I saw the inti. between two ranges of small stone cells, filled with mate and complete connection between the planter blacks. We noticed five or six in a single cell which who raises the slave for market, the dealer who seemed scarcely large enough for a solitary tenant. buys him, the legislator who sustains and legalizes The heat was suffocating. In rainy weather, the the traffic, and the northern freemen, who by his rote keeper told us that the prison was uncomfortably places that legislator in power. In the silence of my wet. In winter, there could be no fire in these cells. soul, I pledged myself anew to liberty; and felt at The keeper, with some reluctance, admitted that he that moment the baptism of a new life-long consereceived slaves from the traders, and kept them until cration to the cause. God helping me, the resoluthey were sold, at thirty-four cents per day. Men tion which I then formed, shall be fulfilled to the of the North! it was your money which helped pile uttermost! the granite of these cells, and forge the massy iron I left that prison with mingled feelings of shame, doors, for the benefit of slave traders! It is your sorrow, and indignation. Before me was the great property which is thus perverted !

dome of the capitol; our national representatives But to me this prison had a painful and peculiar were passing and re-passing on the marble stairs~ interest. It was here that Dr. Crandall, of New over all, the stripes and stars fluttered in the breeze York, was confined for several months. His health which swept down the Potomac. I was thus comwas completely broken down, and he was released pelled to realize the fact, that the abominations I had only to find a grave. Do you ask what was his looked upon, were in the District of Columbia--the crime? He had circulated among some members of chosen home of our republic_the hearthstone of our his profession, at Washington, a copy of a pamphlet national honor—that the representatives of the nawritten by myself, on the subject of slavery, and in tions of Europe here looked, at one and the same favor of freedom! Here in darkness, dampness, and glance, upon the capitol and the slave jail. Not long silence, his warm, generous heart died within before, a friend bad placed in my hand, a letter from him. And this was in Washington—in the metro- Seidensticker, one of the leaders of the patriotic polis of our free country-in the nineteenth cen- movement in behalf of German liberty in 1831. It tury.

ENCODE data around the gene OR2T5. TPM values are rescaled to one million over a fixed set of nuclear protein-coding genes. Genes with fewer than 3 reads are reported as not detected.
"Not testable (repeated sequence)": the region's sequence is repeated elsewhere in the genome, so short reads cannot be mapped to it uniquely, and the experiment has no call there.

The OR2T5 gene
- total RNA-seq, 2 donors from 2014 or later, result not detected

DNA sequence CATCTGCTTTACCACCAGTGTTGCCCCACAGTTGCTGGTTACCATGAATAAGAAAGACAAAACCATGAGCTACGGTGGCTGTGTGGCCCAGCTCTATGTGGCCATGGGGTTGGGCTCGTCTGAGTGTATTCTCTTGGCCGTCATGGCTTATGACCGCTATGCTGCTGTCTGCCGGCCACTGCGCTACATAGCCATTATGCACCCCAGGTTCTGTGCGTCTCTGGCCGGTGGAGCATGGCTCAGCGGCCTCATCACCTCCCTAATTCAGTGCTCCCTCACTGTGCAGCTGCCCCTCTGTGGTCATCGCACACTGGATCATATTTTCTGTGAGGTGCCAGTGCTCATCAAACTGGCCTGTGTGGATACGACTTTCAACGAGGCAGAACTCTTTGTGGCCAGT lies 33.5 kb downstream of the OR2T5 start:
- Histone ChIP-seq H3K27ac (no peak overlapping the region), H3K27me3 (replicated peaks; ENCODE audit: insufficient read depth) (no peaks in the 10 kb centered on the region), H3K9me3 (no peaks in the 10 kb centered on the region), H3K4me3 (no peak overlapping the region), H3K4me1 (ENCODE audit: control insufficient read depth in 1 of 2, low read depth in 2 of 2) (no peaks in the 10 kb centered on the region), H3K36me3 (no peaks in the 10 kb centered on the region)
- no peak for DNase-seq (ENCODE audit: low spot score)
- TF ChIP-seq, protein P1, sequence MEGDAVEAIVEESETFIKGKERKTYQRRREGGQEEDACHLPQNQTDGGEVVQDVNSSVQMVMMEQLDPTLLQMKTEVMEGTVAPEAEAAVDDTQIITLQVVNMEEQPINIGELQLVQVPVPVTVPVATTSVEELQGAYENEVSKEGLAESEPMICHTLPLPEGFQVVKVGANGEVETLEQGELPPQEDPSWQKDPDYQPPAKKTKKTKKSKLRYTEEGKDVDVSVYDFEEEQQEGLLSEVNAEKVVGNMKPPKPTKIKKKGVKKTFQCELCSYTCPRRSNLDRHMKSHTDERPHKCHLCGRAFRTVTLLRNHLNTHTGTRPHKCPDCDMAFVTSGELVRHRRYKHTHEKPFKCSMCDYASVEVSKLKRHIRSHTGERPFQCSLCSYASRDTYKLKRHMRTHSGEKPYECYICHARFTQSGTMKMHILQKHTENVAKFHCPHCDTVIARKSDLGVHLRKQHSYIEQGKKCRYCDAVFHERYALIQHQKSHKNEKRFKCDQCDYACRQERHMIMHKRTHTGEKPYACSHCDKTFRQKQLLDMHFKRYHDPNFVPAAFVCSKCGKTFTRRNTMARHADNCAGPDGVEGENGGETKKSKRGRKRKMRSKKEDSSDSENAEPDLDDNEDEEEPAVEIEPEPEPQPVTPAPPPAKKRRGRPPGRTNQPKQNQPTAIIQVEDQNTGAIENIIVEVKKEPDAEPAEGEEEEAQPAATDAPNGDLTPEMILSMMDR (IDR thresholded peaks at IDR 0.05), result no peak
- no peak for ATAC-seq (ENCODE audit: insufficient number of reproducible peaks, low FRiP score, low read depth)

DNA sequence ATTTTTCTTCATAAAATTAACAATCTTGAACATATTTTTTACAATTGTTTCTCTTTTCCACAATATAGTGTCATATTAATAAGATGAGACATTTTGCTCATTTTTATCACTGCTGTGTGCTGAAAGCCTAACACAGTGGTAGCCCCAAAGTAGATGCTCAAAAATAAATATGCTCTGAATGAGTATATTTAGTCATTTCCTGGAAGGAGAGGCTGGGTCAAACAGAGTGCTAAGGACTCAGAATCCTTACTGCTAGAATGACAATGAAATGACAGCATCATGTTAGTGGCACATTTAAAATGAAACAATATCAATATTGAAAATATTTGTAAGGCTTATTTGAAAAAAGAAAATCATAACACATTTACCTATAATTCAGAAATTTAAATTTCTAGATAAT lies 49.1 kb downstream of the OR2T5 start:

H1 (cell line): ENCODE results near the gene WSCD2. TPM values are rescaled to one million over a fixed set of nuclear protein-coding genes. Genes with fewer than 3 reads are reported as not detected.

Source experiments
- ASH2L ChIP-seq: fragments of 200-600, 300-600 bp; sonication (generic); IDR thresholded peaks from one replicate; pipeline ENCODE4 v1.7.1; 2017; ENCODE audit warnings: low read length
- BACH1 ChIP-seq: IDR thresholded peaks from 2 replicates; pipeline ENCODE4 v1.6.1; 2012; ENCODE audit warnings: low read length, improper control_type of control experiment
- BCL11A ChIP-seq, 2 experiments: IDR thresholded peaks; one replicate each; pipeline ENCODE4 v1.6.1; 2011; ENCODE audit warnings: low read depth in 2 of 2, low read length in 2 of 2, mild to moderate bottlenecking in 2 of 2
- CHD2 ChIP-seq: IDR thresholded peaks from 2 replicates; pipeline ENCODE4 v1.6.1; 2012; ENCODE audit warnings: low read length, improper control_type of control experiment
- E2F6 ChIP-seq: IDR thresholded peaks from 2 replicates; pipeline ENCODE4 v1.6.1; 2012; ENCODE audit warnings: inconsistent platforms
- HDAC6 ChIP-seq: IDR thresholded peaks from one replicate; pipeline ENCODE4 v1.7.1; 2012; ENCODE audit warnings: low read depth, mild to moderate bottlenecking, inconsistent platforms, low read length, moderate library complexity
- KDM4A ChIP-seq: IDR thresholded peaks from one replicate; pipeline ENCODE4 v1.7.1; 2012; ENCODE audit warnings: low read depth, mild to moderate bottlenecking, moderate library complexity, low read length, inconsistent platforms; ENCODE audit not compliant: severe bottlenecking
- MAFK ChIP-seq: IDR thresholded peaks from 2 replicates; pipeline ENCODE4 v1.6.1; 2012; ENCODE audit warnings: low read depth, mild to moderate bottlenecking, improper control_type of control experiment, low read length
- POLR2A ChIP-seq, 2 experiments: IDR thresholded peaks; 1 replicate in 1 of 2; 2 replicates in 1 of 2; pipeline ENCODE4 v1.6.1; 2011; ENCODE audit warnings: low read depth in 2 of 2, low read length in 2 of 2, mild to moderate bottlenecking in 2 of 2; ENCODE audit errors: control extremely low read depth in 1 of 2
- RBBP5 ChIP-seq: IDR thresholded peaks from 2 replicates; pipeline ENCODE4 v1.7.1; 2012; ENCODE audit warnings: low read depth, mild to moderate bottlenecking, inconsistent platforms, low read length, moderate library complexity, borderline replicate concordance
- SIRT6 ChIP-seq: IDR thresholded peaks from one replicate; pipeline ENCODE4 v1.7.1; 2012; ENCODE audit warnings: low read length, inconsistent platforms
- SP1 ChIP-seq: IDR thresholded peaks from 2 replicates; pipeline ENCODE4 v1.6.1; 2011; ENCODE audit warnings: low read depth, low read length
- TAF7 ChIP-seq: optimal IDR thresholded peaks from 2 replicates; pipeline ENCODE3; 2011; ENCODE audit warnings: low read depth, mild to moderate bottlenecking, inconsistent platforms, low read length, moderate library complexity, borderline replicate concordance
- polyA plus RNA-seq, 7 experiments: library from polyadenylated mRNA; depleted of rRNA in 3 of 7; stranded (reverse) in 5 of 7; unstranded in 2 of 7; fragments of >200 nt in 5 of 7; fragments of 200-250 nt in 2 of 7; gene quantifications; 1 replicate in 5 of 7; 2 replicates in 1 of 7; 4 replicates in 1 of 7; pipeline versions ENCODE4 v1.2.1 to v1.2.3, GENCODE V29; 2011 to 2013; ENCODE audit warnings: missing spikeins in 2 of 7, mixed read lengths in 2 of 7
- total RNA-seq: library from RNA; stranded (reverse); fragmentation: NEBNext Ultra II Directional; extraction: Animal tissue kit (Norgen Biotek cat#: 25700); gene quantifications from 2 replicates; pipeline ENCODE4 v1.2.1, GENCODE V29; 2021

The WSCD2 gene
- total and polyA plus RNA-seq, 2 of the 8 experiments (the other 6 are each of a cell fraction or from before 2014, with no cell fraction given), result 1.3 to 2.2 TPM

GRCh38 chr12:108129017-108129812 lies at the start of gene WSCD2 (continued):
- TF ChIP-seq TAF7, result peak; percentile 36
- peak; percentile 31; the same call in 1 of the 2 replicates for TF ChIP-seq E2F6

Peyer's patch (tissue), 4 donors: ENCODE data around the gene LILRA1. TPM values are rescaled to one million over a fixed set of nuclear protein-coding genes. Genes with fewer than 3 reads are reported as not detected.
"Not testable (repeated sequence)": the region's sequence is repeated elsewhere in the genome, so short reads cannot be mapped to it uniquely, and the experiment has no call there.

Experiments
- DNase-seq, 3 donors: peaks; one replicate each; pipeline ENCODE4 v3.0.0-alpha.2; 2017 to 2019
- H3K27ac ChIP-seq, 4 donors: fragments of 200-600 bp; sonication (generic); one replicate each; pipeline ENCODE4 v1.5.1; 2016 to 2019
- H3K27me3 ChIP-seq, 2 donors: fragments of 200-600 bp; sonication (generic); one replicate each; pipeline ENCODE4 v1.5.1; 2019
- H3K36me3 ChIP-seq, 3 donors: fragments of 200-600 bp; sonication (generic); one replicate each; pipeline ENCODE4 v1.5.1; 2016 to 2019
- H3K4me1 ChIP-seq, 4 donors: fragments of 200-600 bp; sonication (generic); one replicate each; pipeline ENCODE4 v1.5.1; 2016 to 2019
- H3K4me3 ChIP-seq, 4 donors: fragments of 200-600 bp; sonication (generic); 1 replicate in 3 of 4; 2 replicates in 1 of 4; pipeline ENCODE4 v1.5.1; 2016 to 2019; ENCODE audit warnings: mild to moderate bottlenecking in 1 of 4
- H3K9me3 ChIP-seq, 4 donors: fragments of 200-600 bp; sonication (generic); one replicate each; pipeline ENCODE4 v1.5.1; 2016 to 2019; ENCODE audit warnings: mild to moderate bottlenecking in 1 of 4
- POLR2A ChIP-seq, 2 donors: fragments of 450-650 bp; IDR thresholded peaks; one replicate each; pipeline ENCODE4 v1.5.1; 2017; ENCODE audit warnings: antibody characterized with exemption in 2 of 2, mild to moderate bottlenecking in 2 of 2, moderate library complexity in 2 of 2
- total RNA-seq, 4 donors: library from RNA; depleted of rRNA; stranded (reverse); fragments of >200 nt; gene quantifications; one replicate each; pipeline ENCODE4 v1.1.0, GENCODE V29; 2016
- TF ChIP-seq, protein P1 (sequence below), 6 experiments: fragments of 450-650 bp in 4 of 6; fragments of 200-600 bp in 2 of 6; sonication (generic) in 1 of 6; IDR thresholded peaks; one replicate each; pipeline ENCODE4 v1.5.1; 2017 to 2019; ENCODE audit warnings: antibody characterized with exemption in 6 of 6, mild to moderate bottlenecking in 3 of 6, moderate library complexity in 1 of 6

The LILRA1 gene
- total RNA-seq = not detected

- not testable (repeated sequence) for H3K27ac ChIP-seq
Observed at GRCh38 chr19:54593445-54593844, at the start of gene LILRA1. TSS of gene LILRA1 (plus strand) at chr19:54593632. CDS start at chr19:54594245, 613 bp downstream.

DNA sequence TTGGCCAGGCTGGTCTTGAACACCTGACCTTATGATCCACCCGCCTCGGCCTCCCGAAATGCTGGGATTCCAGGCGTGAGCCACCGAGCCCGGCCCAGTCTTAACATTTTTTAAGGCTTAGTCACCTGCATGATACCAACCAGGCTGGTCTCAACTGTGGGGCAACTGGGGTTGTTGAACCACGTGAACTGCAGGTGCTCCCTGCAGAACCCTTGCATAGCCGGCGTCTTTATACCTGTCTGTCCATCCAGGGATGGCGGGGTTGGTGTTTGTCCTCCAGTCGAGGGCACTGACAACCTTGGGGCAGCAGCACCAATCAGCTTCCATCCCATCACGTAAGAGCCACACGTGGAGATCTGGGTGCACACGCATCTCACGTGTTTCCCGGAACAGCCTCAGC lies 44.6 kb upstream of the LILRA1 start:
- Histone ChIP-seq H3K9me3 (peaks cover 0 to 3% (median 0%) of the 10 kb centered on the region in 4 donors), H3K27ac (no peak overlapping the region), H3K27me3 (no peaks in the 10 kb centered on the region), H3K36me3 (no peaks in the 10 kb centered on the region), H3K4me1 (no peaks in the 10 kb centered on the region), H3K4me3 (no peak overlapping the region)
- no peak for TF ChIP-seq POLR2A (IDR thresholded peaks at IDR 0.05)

was written from the prison of Celle, where he has Scarcely an hour before my visit to the prison, I been for eleven years a living martyr to the cause had been in the senate chamber of the United States. I of freedom. In this letter, the noble German exI had seen the firm lip, the broad, full brow, and presses his indignant astonishment at the speeches of beaming eye of Calhoun, the stern repose of a face Calhoun and others in Congress on the subject of written over with thought, and irradiated with the slavery, and deplores the sad influence which our deep, still fires of genius. I had conversed with slave system is exerting upon the freedom of Eu. Henry Clay, once the object of my boyish enthusi- rope. I could thus estimate in some degree the asm, and encountered the fascination of his smile, blighting effects of our union of liberty and slavery, and winning voice, as he playfully reproached me for upon the cause of political reform in the old world, deserting an old friend. I had there, in spite of my strengthening the hands of the Peels and Mettere knowledge of its gross perversion to the support of nichs, and deepening around the martyrs and con. wrong, felt something of that respect and reverence fessors of European freedom the cold shadow of which is always extorted by intellectual power. For their prisons. All that I had said or done for the the moment I half forgot, in my appreciations of the cause of emancipation heretofore, seemed cold and gifts of genius with which these men have been so I trifling at that moment, and even now, when I am